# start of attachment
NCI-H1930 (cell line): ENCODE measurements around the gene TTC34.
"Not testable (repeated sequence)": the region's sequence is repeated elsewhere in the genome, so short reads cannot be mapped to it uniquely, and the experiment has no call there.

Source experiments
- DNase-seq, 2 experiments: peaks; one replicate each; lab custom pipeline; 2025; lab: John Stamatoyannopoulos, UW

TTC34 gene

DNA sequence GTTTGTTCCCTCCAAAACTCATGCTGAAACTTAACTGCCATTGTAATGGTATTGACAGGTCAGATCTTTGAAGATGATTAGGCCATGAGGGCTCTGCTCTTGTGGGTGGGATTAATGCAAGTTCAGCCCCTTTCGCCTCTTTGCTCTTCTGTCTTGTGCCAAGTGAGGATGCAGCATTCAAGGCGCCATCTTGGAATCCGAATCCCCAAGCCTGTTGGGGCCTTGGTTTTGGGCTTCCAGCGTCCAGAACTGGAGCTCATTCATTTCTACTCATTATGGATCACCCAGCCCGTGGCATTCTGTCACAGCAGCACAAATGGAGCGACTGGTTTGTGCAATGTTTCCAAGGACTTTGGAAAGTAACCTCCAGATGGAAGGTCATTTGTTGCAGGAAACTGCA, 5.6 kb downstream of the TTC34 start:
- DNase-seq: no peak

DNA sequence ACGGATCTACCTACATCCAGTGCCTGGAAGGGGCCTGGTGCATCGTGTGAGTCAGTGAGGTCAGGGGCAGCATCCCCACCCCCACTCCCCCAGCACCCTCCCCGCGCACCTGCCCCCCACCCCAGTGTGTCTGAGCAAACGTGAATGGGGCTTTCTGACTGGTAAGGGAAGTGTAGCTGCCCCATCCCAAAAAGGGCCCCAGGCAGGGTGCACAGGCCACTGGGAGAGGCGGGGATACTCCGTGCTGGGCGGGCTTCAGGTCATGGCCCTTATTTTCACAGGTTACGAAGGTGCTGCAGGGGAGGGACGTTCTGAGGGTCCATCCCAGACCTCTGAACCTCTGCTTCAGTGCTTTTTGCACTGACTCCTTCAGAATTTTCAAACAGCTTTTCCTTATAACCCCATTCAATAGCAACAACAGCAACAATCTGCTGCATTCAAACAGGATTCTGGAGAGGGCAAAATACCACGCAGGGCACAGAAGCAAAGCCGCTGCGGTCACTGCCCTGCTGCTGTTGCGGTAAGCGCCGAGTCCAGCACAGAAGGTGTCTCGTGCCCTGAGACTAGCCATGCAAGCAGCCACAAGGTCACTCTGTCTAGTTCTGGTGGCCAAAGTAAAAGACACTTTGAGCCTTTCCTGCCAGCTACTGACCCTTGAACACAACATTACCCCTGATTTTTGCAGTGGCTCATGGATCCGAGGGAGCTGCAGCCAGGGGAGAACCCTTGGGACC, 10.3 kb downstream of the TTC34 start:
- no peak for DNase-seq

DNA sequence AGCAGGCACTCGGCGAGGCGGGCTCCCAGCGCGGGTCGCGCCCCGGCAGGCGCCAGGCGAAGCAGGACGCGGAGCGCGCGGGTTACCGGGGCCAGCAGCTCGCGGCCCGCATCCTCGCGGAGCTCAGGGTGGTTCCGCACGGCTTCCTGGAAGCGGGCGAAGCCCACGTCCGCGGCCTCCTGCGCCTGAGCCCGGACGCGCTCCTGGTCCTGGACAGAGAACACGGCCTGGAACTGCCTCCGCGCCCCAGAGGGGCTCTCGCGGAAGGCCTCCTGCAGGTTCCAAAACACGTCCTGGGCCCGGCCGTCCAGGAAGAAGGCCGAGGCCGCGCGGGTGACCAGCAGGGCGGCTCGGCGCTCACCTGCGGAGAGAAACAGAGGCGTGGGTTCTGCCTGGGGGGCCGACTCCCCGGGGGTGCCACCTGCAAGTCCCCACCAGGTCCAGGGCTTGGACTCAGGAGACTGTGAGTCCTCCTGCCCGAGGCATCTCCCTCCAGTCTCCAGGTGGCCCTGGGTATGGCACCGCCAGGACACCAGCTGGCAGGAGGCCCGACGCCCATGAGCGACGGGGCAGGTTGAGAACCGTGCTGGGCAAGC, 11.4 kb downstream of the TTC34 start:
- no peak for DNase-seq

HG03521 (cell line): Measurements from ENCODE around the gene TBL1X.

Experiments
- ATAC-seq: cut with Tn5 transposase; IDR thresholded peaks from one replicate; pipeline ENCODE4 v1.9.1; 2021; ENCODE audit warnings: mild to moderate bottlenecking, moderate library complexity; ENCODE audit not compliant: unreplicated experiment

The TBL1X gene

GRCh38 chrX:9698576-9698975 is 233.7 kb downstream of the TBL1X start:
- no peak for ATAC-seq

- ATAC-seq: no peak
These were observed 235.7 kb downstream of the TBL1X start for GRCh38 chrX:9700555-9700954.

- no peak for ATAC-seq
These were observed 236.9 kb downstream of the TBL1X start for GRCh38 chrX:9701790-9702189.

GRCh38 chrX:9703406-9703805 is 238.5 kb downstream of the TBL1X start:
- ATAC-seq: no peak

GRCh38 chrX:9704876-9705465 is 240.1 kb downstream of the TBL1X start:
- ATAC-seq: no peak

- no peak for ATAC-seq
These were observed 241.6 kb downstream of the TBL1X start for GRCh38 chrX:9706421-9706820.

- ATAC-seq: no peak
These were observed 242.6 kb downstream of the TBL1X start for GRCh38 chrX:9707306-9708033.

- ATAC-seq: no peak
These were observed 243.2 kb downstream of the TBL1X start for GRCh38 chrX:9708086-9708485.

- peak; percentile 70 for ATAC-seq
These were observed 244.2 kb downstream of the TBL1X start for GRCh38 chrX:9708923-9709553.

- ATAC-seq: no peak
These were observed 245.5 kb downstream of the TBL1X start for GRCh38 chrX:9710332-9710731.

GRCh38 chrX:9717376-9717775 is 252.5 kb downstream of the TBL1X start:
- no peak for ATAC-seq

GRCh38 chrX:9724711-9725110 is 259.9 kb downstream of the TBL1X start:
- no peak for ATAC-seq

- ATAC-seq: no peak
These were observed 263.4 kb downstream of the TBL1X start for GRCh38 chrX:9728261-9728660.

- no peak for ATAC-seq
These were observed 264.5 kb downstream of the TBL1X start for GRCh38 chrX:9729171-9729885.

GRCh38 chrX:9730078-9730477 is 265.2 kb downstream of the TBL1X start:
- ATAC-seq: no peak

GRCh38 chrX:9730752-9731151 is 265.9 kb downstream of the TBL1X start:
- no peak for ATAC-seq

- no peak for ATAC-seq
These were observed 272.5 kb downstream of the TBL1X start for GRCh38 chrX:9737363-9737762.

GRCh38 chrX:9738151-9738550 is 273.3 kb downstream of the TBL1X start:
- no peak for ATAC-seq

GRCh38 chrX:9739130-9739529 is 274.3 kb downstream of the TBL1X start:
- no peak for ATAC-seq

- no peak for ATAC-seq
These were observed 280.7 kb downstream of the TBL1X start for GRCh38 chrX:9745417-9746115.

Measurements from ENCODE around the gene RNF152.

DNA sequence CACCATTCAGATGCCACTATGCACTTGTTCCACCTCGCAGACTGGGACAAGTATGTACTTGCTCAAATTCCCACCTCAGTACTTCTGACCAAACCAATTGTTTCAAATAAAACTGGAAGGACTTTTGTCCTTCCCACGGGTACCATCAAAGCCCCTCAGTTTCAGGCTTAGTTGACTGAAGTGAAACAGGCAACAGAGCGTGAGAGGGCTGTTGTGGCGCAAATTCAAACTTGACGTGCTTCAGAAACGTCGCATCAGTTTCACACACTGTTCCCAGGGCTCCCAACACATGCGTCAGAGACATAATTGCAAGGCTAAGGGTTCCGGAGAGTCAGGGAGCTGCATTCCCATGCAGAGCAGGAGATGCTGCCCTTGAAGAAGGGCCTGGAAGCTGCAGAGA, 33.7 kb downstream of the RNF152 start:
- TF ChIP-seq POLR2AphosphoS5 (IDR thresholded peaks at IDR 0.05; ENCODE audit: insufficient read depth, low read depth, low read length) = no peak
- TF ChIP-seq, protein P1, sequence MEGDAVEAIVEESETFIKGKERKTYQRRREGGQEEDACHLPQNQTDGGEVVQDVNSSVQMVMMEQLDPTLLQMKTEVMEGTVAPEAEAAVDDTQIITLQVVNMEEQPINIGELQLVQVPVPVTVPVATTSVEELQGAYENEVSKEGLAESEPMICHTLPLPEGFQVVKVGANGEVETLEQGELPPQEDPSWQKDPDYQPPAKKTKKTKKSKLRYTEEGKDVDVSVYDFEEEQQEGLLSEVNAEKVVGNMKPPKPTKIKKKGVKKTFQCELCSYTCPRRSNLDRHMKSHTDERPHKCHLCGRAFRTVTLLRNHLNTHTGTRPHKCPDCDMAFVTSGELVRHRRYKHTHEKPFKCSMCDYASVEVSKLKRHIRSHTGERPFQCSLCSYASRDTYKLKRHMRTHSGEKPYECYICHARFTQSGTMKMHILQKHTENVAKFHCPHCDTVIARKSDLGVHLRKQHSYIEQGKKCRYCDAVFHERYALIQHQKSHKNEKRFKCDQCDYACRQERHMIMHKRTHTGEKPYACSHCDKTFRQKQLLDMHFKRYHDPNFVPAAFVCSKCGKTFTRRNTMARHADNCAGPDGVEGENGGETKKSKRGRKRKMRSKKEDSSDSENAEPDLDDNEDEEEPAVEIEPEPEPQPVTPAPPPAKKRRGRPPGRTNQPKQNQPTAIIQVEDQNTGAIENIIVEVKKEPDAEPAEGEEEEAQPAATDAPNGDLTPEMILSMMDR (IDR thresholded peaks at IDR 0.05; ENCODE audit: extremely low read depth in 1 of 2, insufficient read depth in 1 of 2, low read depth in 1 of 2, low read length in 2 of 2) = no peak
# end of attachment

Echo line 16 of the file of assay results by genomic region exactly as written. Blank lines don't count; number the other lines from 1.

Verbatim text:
GRCh38 chrX:9698576-9698975 is 233.7 kb downstream of the TBL1X start: